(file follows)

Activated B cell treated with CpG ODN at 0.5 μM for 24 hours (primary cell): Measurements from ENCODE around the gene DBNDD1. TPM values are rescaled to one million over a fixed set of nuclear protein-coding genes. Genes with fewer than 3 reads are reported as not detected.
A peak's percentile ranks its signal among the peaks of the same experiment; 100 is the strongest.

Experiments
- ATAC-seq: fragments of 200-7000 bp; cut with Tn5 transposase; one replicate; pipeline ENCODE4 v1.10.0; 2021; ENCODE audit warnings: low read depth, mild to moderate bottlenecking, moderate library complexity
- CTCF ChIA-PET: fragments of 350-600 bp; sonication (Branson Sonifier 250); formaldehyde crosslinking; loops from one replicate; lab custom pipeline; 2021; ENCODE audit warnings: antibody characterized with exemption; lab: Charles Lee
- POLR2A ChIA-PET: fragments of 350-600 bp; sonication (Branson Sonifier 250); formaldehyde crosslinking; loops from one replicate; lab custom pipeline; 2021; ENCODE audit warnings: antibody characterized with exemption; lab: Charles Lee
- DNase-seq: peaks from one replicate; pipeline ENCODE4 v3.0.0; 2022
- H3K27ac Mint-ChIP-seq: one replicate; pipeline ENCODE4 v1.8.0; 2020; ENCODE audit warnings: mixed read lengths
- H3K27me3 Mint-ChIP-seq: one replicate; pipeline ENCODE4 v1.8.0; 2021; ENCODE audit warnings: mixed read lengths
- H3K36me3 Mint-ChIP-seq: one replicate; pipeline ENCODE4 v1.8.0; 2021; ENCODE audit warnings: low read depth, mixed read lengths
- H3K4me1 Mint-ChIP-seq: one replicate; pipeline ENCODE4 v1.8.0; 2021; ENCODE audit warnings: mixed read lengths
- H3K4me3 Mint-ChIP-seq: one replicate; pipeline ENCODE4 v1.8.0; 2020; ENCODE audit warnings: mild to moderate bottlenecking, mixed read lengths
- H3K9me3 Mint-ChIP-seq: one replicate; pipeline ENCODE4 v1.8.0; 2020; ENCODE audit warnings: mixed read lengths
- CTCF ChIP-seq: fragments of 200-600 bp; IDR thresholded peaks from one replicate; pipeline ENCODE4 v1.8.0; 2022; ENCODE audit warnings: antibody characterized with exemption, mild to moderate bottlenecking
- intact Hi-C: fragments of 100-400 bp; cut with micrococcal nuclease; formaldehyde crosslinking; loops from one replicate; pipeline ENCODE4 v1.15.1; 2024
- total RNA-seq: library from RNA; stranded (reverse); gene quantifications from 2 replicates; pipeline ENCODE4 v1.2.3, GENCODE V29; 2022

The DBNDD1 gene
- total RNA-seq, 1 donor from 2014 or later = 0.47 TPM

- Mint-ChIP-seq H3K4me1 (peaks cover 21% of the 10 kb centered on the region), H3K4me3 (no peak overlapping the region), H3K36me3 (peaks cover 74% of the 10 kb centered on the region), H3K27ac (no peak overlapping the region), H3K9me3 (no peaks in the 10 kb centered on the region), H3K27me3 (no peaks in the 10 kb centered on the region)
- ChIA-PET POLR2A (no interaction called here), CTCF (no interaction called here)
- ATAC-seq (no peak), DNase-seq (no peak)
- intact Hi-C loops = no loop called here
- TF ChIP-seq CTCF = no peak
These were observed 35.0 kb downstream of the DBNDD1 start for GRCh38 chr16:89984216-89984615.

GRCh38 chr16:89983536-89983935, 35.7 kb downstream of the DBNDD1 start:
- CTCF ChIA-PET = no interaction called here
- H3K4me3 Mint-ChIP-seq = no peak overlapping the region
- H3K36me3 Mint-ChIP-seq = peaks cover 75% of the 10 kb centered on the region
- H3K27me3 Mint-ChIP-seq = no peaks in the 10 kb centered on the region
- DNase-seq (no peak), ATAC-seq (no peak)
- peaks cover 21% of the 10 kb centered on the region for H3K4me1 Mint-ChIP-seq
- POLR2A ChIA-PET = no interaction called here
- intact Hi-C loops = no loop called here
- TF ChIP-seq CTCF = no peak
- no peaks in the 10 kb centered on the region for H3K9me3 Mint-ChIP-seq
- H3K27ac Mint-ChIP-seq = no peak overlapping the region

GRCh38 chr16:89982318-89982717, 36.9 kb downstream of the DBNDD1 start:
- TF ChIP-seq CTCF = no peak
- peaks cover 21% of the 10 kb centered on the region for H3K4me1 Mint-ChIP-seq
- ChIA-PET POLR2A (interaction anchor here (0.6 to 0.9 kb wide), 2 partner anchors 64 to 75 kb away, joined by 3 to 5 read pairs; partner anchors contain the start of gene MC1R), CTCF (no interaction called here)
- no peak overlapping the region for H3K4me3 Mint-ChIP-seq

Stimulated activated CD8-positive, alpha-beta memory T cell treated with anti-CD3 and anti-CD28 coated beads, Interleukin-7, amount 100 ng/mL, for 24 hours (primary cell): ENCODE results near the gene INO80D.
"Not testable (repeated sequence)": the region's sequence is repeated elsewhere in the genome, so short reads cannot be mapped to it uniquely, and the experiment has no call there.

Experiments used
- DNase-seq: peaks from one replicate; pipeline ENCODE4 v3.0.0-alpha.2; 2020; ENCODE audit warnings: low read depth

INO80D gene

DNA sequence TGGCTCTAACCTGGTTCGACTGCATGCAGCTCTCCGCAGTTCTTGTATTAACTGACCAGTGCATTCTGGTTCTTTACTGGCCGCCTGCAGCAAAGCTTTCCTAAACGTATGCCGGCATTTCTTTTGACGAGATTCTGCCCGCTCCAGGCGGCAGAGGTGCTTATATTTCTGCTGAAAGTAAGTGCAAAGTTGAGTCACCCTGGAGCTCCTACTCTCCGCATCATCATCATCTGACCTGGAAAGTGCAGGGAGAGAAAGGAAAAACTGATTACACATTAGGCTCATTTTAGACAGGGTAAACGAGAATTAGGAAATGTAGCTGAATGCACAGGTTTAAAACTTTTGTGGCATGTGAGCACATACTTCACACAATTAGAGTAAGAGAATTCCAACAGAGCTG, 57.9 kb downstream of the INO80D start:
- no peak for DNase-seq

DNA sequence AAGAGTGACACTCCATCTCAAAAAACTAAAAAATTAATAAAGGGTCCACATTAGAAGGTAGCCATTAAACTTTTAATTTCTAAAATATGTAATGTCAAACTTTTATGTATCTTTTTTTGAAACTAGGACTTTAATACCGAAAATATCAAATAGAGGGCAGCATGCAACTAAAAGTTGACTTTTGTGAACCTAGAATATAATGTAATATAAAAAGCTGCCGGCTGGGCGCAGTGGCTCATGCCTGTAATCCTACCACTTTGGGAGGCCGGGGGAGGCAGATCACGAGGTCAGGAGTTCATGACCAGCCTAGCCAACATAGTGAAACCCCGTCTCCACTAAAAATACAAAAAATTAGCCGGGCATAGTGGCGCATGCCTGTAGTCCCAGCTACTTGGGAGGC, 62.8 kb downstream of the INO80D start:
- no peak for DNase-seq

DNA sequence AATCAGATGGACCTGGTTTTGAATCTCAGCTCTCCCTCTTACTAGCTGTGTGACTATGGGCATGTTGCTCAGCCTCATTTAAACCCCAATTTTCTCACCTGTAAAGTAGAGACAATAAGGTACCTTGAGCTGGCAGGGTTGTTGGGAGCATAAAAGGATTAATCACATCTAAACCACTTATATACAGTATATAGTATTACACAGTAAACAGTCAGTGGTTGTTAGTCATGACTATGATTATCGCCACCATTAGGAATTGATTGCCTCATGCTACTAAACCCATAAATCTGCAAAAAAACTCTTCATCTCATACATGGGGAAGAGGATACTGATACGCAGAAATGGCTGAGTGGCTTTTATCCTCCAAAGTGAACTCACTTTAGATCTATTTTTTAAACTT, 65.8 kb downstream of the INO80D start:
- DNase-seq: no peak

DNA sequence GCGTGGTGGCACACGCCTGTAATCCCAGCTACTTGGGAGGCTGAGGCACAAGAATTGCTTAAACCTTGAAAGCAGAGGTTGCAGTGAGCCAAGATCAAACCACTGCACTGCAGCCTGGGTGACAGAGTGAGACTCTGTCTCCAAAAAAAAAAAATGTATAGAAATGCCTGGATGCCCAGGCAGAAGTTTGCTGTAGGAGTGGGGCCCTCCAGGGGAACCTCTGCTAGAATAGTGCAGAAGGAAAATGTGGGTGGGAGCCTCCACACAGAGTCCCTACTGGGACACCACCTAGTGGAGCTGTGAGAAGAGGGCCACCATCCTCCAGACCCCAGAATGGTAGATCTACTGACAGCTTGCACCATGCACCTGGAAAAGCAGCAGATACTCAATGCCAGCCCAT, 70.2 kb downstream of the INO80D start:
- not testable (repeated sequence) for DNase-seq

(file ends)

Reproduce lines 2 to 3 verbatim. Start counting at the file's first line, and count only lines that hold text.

A peak's percentile ranks its signal among the peaks of the same experiment; 100 is the strongest.

Experiments